Another research opportunity will be to reach out to, Julie Worden, a fellow teacher from Dance for PD, and a Kundalini Yoga Teacher, with whom I had the honor of assisting and co-teaching over the last year. There are many speculative connections between mudras and brain reprogramming, so it is something I need to explore, and a conversation I would love to start, which brings me to another book on my shelf that’s been calling me back: Eastern Body, Western Mind.
I’m interested in finding out how certain narrative elements of Indian classical dance might benefit dancers with Parkinson’s, especially in aiding memorization efforts towards mastery of material, and subsequently if improvisation was then added to the mix to ensure a sense of freedom, authority, and creative self-exploration.
In terms of Mudras in Indian classical dance, I now realize the amazing journey in which I find myself. With the help of my SciArt partner I have come to find out that mudras aid in the storytelling, while also conveying specific actions, creatures, or even a certain object to a person.
There's also an emotional component represented by the hand(s), but it’s the dancer’s emotional state, and their natural expression of that state, that guides their intent, making the use of their hand(s) to visually convey those feelings a visual byproduct and not necessarily the meaning of the gesture itself. And finally, a new detail for this particular style, that dancers don't sing or speak while performing, “Hence,” as Devika puts it, “for the audience to understand and to feel engaged, you need to find other ways to express feelings. It's a communication tool and that's partly why most mudras are elaborate and can be a bit complicated.”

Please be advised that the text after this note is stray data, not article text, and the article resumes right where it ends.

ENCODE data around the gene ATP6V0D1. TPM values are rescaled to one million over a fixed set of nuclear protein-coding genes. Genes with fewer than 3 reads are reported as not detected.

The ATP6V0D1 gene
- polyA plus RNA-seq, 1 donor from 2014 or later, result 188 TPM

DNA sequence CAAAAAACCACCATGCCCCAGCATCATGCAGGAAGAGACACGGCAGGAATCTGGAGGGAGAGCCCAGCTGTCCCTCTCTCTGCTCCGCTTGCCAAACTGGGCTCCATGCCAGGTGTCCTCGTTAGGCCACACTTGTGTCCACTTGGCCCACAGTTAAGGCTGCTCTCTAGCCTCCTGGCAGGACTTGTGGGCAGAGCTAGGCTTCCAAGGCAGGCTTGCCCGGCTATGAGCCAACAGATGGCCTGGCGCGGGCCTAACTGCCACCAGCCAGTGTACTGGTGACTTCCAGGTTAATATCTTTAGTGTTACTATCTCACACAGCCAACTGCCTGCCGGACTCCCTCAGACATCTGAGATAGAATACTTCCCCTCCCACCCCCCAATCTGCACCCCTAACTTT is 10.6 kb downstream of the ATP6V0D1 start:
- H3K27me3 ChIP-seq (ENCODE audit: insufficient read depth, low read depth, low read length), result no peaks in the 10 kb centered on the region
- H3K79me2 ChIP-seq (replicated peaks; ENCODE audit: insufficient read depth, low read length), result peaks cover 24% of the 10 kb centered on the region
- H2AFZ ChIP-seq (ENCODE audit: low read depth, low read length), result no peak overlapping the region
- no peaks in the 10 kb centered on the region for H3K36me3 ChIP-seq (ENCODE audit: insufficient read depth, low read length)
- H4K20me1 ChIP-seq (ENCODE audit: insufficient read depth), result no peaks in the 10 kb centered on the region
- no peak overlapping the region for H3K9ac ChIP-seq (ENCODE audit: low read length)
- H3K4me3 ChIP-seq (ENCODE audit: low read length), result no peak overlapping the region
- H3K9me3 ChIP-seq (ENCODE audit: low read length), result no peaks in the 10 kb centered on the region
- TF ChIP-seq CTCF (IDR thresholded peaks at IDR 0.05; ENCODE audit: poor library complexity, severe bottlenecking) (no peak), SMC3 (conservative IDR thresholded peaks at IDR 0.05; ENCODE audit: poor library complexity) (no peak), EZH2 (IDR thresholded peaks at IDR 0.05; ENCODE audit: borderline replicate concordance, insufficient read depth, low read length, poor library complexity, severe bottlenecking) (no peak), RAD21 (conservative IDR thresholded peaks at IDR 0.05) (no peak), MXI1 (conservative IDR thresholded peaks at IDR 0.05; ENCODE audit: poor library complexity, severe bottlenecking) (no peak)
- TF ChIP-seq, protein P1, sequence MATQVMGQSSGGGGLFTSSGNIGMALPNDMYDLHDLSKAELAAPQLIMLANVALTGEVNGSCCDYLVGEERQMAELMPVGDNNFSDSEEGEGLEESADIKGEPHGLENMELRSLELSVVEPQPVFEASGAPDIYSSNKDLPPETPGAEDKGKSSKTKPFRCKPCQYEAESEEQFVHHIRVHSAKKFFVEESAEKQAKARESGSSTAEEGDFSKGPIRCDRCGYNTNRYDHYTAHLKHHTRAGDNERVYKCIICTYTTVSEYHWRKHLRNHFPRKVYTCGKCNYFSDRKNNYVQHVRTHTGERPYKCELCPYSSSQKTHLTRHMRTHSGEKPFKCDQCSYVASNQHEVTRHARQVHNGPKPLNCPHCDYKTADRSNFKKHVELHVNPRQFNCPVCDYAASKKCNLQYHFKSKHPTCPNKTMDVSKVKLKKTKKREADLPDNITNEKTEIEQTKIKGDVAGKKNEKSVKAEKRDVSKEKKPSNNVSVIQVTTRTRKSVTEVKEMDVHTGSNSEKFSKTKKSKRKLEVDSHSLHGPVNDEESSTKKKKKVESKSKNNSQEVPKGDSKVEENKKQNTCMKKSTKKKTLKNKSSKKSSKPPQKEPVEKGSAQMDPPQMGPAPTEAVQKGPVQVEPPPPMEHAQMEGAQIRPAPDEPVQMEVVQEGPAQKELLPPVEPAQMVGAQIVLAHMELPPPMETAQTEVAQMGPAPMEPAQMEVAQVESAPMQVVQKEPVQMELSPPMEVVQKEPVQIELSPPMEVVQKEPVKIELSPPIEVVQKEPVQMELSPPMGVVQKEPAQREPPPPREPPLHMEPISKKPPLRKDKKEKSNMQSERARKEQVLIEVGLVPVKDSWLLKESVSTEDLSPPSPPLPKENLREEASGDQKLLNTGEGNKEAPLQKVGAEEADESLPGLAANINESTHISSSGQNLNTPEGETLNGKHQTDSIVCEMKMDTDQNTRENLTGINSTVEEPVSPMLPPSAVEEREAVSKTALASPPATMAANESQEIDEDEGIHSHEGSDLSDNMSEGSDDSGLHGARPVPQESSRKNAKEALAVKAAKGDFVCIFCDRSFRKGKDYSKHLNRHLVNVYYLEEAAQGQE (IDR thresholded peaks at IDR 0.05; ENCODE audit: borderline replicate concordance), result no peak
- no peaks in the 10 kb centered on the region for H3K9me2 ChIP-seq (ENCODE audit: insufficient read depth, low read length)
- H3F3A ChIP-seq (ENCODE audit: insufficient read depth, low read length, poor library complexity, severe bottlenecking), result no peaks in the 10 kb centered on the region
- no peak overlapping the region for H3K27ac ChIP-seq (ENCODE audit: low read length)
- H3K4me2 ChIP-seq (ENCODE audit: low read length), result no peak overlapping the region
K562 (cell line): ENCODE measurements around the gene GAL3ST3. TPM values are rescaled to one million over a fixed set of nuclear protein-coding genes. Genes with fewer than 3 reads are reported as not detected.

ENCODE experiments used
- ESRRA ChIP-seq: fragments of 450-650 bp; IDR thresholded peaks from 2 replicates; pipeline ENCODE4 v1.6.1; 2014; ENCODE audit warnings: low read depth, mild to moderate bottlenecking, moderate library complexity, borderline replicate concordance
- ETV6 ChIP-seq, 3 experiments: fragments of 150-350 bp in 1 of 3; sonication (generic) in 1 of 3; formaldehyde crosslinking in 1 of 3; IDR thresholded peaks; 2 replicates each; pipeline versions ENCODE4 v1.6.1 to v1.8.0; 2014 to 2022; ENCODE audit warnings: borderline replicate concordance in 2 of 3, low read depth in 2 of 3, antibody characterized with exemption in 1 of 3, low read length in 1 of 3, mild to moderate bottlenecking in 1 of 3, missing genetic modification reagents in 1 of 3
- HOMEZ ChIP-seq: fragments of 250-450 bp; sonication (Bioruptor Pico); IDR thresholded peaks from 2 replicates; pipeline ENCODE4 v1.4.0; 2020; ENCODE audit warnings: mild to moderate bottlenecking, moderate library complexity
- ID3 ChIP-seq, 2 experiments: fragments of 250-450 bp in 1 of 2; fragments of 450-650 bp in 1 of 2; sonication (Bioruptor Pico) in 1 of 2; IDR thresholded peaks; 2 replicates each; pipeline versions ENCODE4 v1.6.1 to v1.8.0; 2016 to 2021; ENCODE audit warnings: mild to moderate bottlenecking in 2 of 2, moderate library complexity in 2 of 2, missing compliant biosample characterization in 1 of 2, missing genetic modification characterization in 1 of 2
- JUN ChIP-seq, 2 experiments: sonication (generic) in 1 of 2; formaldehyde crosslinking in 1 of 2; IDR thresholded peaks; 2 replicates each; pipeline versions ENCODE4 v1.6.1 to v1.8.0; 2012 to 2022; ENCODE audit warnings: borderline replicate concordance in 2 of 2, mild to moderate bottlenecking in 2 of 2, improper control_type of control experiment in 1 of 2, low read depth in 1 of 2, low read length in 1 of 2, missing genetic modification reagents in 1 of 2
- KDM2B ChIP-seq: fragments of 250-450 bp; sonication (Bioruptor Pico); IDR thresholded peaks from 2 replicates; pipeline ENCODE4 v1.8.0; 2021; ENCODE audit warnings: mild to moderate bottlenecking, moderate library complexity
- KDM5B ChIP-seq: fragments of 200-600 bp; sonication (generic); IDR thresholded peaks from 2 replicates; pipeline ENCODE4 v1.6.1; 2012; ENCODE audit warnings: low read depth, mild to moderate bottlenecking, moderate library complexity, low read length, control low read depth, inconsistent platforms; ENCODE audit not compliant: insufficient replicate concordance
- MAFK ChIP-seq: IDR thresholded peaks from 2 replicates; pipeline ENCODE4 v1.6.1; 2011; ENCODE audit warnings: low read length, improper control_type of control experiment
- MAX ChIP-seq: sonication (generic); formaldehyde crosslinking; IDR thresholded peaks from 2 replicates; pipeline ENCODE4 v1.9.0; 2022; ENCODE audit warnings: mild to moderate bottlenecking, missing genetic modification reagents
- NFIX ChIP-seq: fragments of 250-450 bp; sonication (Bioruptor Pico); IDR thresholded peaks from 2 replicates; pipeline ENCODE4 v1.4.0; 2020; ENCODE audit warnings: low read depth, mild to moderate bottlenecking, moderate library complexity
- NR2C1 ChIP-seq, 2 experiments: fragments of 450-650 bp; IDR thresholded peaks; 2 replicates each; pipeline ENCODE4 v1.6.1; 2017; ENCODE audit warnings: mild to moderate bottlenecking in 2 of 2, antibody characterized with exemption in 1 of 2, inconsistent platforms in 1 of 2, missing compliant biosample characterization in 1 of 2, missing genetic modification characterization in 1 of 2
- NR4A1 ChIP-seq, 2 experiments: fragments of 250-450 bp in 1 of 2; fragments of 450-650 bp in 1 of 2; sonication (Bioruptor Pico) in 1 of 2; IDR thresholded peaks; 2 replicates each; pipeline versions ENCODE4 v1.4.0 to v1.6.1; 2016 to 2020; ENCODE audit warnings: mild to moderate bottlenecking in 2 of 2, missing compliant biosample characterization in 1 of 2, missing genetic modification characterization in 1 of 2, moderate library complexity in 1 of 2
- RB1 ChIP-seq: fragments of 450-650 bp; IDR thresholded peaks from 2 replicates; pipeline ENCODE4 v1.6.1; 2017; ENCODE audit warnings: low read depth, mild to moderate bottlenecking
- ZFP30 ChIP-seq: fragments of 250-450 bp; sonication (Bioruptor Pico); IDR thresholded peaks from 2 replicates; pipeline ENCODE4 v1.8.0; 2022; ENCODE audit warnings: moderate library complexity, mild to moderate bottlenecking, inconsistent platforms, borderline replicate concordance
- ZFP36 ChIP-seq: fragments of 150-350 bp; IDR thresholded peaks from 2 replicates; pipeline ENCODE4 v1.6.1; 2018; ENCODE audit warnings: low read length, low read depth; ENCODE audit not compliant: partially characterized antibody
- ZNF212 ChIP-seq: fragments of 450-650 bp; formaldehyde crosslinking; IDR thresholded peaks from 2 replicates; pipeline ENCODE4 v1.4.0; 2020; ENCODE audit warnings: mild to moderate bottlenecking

She also mentioned to me the importance of the development of certain skills over time, from a young age, building a base for certain moves and rhythmical patterns, and building up in complexity, through practice and repetition, in a sequentially based learning, or cumulative curriculum. I’m thinking what exercises might help people with Parkinson’s develop more dexterity with their fingers, and perhaps, as a result, more strength or control in their shoulder girdle. (Reminds me, I must ask a PT about that correlation between shoulder control and strength, and usage of the pinky and ring fingers).
And the wheels keep turning! Until next time!